A portion of the thin oxide region 110 in each cell is subjected to the first ion-implantation of phosphorus or arsenic 133 in FIG. 3d which forms the drain electrode 107 of the FET device and the storage node of one plate of the thin oxide bootstrap capacitor. An implanted ion dose of 1-5×1013 /cm2 is sufficient to form the N-type layer 107 at less than 0.2 μm depth from the surface. This implanted region forms the drain 107 of the FET device, while the remaining portion of the substrate beneath the thin oxide region, between the implant 107 and the source diffusion 104' forms the FET device channel 105.
A second ion-implant 135 of FIG. 3e overlaps the first implanted region 107 and extends further into the thin oxide FET device channel region 105, forming the low threshold region 113. The second implantation 135 has a lower implant dose of 0.5-1×1012 /cm2 of phosphorus or arsenic to compensate the substrate doping. The resulting device structure of FIG. 3f consists of two merged FET devices with different threshold voltages. The unimplanted region 109 of the channel 105 nearest the source 104' has a threshold voltage around 1 volt while the implanted region 113 near the implanted drain 107 has a lower threshold voltage between 0 and -1 volts.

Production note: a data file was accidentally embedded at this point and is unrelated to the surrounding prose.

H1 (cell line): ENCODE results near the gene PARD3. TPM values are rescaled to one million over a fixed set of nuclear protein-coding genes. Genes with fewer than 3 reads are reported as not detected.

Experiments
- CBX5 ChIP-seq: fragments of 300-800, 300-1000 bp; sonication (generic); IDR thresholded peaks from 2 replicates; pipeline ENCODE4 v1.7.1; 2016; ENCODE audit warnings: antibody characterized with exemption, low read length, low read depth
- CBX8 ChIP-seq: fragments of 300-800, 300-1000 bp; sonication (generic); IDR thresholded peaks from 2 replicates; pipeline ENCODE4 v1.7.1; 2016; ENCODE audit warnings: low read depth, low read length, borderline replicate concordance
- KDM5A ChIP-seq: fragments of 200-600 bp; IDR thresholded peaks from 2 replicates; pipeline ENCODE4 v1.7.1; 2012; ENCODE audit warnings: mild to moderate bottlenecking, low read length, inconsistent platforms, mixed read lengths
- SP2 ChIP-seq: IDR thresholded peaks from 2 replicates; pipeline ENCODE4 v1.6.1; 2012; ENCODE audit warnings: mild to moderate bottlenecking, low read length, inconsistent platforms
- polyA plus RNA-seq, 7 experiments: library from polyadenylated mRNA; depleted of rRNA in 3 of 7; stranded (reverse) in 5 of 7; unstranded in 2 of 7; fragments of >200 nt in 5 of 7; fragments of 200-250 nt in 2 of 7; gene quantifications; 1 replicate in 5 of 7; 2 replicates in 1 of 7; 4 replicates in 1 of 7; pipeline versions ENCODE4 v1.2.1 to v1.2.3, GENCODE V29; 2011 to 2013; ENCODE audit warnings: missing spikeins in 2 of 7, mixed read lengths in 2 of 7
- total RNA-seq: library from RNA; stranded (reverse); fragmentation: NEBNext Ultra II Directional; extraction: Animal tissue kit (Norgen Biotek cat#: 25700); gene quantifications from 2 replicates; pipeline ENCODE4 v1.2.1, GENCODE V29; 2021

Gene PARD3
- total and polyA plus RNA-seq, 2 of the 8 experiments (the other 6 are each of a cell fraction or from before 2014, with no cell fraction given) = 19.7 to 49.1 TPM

A gate conductor 112 lies over the thin insulating layer 110 to complete the bucket brigade device structure of FIG. 3f.
Ions in the second ion-implant 135 can be used elsewhere in peripheral circuitry on the integrated circuit chip for well-known depletion load FET devices, for example.